Is lack of sleep or poor sleep impacting your life?
Everyone has a sleepless night on occasion, whether you’re waiting up for your teen to come home from a party or a pressing matter is making sleep elusive. However, when sleep evades you on a regular basis, it could be an indicator of a more serious problem and you may need sleep disorder treatment.
It is normal to wake up and feel great in the morning, if you are slow to wake or always feel you need more sleep or constantly hitting the snooze button on your alarm you probably are not having quality sleep.
When you find it difficult to sleep or your sleep is disrupted night after night, we recommend you take steps to determine if you have a sleep disorder and seek an effective remedy.
Signs a sleep disorder is in gear
While an occasional restless night or bout of sleeplessness is normal, chronic sleep deprivation can have serious consequences to your health, mood, and safety.
How do you know if your sleeplessness is an indication of something more serious? Here are a few signs to watch for:
- Agitation during the day
- Lack of concentration or short term memory loss
- Feeling sleepy all the time
- Feeling like you never get enough sleep, even when you go bed early and wake up late
- Unexplained weight gain
- Mood swings and irritably
- A rise in blood pressure
- Gasping for breath in the night
- Periods when you snore
- Seeping in fits and spurts, waking suddenly
- Marital discord due to poor communication
If you find yourself struggling with any of these issues, getting to the root of your problem will help you find effective treatment.
The consequences of poor sleep or sleeplessness
Inadequate sleep over a prolonged period of time can have a negative impact on your health. People who are deprived of sleep on a long term basis are at a higher risk of developing diabetes, high blood pressure, and depression. Obesity is another consequence of unhealthy sleep as disruptions in sleep patterns slow the body’s metabolism and cause weight gain that is hard to reverse.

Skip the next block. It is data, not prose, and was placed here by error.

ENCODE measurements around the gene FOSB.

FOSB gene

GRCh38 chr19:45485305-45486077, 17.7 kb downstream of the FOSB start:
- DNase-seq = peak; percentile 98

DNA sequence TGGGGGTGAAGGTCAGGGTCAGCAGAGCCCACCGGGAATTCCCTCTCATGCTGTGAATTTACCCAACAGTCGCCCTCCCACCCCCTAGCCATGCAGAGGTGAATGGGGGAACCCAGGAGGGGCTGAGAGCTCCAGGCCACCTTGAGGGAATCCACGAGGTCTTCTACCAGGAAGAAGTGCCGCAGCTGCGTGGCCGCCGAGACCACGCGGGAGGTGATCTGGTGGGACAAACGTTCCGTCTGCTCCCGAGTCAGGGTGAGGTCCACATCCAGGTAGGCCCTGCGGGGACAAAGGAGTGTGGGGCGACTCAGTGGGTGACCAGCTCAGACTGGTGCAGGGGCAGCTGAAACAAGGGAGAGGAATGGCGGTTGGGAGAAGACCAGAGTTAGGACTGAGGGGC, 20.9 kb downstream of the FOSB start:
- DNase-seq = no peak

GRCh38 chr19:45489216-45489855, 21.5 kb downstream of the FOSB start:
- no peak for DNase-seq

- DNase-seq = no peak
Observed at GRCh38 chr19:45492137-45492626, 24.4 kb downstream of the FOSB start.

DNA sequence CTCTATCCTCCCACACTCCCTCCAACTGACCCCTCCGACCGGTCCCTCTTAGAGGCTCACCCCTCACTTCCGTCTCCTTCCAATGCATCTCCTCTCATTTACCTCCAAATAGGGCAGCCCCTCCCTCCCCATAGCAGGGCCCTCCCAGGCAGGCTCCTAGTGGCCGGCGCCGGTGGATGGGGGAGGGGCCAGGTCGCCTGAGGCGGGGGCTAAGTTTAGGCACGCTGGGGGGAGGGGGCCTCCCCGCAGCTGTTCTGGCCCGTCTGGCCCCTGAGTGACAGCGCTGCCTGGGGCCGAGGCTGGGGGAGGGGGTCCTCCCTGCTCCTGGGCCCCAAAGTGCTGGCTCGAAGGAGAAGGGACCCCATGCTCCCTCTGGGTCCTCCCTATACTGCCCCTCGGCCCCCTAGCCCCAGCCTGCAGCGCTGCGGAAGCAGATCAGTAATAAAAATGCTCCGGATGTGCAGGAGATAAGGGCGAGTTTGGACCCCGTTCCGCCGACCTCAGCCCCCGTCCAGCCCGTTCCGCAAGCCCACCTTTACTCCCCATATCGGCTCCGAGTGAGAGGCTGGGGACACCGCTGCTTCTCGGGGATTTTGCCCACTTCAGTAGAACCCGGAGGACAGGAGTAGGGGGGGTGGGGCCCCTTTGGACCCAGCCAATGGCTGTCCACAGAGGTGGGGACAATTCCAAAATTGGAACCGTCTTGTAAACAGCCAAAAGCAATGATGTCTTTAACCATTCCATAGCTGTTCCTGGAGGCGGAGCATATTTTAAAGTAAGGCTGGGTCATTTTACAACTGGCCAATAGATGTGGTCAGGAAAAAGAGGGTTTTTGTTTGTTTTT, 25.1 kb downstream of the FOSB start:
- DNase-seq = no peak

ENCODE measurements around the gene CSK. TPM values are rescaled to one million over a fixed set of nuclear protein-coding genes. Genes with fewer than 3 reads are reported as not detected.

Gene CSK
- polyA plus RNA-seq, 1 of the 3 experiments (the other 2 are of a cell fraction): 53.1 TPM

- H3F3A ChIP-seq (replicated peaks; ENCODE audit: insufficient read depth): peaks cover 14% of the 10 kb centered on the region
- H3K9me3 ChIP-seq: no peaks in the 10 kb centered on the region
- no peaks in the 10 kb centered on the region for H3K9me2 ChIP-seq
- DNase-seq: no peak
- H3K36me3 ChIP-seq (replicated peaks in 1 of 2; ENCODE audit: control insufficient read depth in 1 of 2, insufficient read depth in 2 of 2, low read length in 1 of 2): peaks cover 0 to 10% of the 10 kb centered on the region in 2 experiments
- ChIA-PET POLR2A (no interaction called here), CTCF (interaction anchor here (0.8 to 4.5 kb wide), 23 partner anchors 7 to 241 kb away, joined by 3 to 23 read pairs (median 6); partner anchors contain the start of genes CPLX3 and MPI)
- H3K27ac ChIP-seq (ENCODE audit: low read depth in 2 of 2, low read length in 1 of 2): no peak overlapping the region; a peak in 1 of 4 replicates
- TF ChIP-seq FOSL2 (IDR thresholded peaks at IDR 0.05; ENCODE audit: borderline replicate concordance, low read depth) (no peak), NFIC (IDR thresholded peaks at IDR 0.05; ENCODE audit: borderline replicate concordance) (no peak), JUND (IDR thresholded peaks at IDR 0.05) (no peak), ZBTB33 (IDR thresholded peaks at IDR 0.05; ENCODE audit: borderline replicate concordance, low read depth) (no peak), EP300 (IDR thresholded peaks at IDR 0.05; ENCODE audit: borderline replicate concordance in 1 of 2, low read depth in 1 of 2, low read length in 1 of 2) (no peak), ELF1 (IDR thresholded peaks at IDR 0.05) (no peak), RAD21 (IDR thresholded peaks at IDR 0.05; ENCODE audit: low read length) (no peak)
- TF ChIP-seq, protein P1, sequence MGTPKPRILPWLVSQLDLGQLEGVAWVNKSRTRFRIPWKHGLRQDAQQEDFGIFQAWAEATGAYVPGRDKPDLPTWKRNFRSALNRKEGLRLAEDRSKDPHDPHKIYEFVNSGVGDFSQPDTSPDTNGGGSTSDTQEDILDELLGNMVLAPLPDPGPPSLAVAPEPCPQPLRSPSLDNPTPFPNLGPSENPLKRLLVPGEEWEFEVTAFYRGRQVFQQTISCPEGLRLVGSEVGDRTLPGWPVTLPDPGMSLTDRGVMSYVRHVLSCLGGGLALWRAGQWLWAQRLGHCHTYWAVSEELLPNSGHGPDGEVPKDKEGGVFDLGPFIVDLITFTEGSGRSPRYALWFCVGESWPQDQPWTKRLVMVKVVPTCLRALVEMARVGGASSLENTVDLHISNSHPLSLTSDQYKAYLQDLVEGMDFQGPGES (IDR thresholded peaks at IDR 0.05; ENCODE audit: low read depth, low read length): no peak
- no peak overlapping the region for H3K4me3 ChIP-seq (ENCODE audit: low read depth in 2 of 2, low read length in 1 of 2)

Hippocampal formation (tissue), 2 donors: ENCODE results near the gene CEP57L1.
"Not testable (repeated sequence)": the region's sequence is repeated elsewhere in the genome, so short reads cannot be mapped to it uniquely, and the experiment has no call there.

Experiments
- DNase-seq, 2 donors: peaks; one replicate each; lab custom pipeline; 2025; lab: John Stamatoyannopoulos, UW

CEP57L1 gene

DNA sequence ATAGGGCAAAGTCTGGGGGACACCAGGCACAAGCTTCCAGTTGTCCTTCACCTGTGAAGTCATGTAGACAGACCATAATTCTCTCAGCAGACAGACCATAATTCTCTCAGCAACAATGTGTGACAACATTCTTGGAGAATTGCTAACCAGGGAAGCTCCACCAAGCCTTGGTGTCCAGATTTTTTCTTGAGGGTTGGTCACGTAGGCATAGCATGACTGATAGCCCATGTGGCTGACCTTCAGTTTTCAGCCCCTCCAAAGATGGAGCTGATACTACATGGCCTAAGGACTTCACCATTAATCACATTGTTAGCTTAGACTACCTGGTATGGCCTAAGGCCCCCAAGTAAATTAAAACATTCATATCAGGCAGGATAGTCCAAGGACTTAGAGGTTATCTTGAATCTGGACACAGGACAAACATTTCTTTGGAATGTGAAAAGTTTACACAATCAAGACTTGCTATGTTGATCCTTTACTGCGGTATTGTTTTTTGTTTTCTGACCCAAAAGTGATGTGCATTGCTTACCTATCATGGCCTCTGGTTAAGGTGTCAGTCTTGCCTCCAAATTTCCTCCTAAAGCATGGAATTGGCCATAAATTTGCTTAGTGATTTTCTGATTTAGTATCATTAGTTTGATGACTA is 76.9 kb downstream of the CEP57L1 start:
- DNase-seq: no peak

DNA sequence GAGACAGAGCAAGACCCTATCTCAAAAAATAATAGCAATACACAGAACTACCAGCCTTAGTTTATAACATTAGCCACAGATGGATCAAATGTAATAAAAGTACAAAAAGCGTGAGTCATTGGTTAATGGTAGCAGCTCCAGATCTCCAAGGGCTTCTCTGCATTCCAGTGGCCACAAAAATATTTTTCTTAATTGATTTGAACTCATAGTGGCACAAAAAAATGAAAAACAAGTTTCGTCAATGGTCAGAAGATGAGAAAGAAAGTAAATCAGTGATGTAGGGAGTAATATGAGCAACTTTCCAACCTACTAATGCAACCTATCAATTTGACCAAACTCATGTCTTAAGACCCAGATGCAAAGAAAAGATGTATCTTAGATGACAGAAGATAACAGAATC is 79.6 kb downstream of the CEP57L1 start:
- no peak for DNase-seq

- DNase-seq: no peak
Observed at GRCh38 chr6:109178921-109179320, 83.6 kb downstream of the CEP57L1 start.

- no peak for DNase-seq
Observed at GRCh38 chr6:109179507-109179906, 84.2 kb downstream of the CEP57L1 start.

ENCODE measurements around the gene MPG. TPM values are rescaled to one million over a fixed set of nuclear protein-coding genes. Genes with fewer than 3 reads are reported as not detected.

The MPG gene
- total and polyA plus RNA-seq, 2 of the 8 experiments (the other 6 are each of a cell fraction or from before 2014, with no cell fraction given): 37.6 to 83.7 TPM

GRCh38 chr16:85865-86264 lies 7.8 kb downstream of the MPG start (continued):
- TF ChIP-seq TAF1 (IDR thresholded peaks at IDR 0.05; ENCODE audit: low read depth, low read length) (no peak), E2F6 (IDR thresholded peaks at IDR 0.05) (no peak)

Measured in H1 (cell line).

Your body requires sleep to recharge, rejuvenate, and keep all systems functioning at optimal levels. Good Sleep is at the core of an anti-aging medical protocol.
Could sleep apnea be hijacking your sleep?
Over 40 million Americans are fighting with some type of sleep-related problem. While there is a broad range of conditions that can affect the quality of your sleep, sleep apnea has been getting a lot of attention in recent years.
Sleep apnea involves the obstruction of your airway during sleep. In the most severe cases, people have been known to experience bouts when they do not breathe as often as 400 times a night. Each time your breath stops, your brain jerks you awake to restart your breathing. The resulting sleep and oxygen deprivation is what causes the serious health risks associated with obstructive sleep apnea.
Snoring can be an indicator of sleep apnea, it may also be a sign of a milder airway restriction although it is never a harmless problem. Sometimes snoring is more disturbing to significant others than the one who snores. The spouse of snorers can lose as much as 15% of their sleep. Snoring can cause serious medical problems over time in some people including carotid atherosclerosis or blockage of blood flow to the brain
Get back to sleep with sleep disorder treatment
When you are dealing with an issue that is getting in the way of your sleep, it’s important to diagnose the specific problem and find a cure or treatment.
The good news about sleep apnea is it’s treatable. Many times making simple changes to your habits could bring about a good night’s rest.
- Try establishing a regular pattern at night, going to bed at the same time on a daily basis and doing relaxing activities before bed
- Stop eating and don’t drink drink alcohol several hours before bed. This will settle your digestive system and stop your throat muscles from over relaxing
- Lose weight
- Practice relaxation techniques and exercise during the day to relieve stress
If home remedies do not help, plan a visit to Dr. Shapira to investigate if a custom or commercial sleep airway orthotic, TMJ treatment or epigenetic orthodontics could get you back to healthy sleep. Epigenetic orthodontics can cure sleep apnea by growing a larger airway, a process called pneumopedics.